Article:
For example, according to Forbes, computer system design continues to be one of the leading fast-growing industries in 2013.  Staffing Industry Analysts cites a roughly 5% increase overall in IT staffing from the end of 2011 to October 2012 and states that the technology industry looks increasingly optimistic in 2013 and beyond.  Additionally, Staffing Industry Analysts expects to see positive gains in the management and business/financial sectors.  The organization forecasts that management occupations will grow by 16% within the next three years and business/financial operations occupations will expand by 17.3% in the next decade.

 

These three industries represent merely a handful of sectors that expect to see an increased demand for skilled candidates in the near future, which will affect pay rates, cost burdens, and ultimately, bill rates.

 

Treating Candidates and Clients with Respect 

Because bill rates are not a fixed figure, communication between a staffing partner, candidate, and client is key.  Roth Staffing’s Purpose—“To make life better for the people we serve”®—means that we focus on doing the right thing for our candidates and clients in order to fulfill our Promise—“We love to create remarkable experiences… every person, every time.”®  As a values-driven organization, treating candidates and clients with respect is our first priority.  This includes understanding candidate and client expectations and working transparently to make mutually beneficial decisions for all parties.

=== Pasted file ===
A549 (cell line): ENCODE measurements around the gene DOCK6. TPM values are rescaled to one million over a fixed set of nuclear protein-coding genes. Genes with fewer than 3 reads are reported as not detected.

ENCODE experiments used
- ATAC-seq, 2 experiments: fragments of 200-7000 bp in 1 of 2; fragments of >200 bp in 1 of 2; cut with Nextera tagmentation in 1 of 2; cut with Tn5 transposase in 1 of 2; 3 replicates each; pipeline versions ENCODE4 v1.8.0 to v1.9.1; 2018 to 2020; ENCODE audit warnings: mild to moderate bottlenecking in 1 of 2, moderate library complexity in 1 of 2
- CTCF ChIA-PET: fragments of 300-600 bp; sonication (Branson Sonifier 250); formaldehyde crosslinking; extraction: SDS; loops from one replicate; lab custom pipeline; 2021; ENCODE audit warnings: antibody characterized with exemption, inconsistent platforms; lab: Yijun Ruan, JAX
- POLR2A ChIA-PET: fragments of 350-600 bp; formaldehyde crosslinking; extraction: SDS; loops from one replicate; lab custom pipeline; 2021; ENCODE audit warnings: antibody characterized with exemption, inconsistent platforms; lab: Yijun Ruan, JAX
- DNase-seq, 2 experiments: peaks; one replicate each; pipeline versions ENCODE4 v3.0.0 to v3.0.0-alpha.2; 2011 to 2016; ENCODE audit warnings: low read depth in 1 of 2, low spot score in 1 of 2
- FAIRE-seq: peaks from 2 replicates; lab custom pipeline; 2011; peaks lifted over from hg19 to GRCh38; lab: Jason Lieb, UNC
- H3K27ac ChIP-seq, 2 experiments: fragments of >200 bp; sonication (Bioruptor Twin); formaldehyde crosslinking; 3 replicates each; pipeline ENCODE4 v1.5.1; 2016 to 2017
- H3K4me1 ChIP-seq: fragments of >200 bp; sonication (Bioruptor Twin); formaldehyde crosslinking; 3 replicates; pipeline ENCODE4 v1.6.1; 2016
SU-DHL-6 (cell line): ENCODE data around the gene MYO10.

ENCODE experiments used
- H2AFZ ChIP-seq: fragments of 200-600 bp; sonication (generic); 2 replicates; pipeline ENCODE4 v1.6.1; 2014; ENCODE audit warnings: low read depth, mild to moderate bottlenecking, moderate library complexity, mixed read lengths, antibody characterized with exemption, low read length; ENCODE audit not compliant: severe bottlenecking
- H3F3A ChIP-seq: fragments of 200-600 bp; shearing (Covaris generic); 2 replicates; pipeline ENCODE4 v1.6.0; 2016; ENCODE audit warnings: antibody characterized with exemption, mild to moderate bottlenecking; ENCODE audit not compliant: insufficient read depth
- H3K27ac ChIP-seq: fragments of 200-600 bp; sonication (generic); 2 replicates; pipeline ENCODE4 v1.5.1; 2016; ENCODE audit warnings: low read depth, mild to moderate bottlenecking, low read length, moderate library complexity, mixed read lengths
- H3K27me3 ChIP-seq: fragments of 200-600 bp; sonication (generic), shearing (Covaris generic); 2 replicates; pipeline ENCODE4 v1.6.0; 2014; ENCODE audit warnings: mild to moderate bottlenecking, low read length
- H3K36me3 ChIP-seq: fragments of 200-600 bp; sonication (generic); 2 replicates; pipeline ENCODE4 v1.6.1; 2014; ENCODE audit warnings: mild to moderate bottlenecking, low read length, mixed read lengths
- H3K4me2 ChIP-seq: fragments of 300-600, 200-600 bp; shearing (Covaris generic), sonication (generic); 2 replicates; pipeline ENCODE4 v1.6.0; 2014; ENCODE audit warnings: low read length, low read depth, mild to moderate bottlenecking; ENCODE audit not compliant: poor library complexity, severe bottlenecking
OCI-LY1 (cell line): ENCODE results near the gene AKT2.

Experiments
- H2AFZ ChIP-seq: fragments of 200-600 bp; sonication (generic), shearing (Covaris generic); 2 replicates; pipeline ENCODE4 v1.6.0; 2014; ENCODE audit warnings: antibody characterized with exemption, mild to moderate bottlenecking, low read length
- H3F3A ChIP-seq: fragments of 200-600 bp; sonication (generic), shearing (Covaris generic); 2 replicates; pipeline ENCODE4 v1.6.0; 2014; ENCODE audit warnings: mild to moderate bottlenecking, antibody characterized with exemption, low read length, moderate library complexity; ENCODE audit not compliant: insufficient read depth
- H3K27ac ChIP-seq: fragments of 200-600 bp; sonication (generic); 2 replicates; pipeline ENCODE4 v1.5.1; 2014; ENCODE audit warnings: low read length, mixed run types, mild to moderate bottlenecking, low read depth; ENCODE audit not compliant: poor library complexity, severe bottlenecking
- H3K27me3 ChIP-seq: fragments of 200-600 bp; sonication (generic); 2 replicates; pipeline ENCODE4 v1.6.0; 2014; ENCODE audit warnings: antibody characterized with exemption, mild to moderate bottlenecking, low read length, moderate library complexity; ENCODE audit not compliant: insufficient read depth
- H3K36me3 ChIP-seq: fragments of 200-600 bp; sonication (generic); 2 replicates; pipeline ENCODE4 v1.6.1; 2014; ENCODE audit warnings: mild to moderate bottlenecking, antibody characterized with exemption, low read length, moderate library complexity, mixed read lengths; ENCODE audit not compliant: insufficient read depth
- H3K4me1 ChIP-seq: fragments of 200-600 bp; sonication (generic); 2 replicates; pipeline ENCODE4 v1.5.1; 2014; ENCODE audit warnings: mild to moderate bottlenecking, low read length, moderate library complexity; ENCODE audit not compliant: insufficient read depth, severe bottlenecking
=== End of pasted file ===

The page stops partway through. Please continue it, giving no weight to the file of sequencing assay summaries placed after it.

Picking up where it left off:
From a technical standpoint, Roth Staffing Companies references a multitude of sources to determine appropriate candidate compensation rates.  Staffing Industry Analysts, CareerBuilder, Bureau of Labor Statistics, Glassdoor, and salary.com are just a few of the resources that we use to estimate the correct compensation range for a typical employee within a specific industry and market.  With this approximation as a baseline, we then assess our service costs, the individual candidate’s skill set, experience, and desired rate of compensation, as well as the client’s status as an employer of choice, industry and geographic footprint, to develop an equitable bill rate.

 

A Focus on Quality

With so many factors to consider—a candidate’s skills and experience, a client’s business policies, footprint and workplace culture, and a staffing firm’s costs to do business—often we forget the most important facet of the staffing equation: quality.  The reason is simple: with the economy still on the mend, most workplaces are paying close attention to their bottom line.  However, most often than not a poor candidate placement will end up costing your company or department more than it would have to pay for a higher quality candidate in the first place.

 

Roth Staffing’s research estimates that a company’s cost of a bad hire can run anywhere from roughly $9,500 to almost $24,000 (not including the employee’s paycheck), and the Society for Human Resources Management (SHRM) approximates that figure to be five times the employee’s annual salary.

 

It’s becoming more difficult for businesses to find the quality talent they need, which is why companies and departments turn to staffing providers to find skilled employees.  Roth Staffing Companies partners with our clients to understand their talent needs and cost containment goals so they can minimize general hiring costs and avoid expenses incurred with an unfit hire.  Through our systematic and proven hiring methodology, Roth Staffing Companies will ensure that your business or department hires the right person, at the right price.

 

Sources: Staffing Industry Analysts, CareerBuilder, SHRM, PBS, Forbes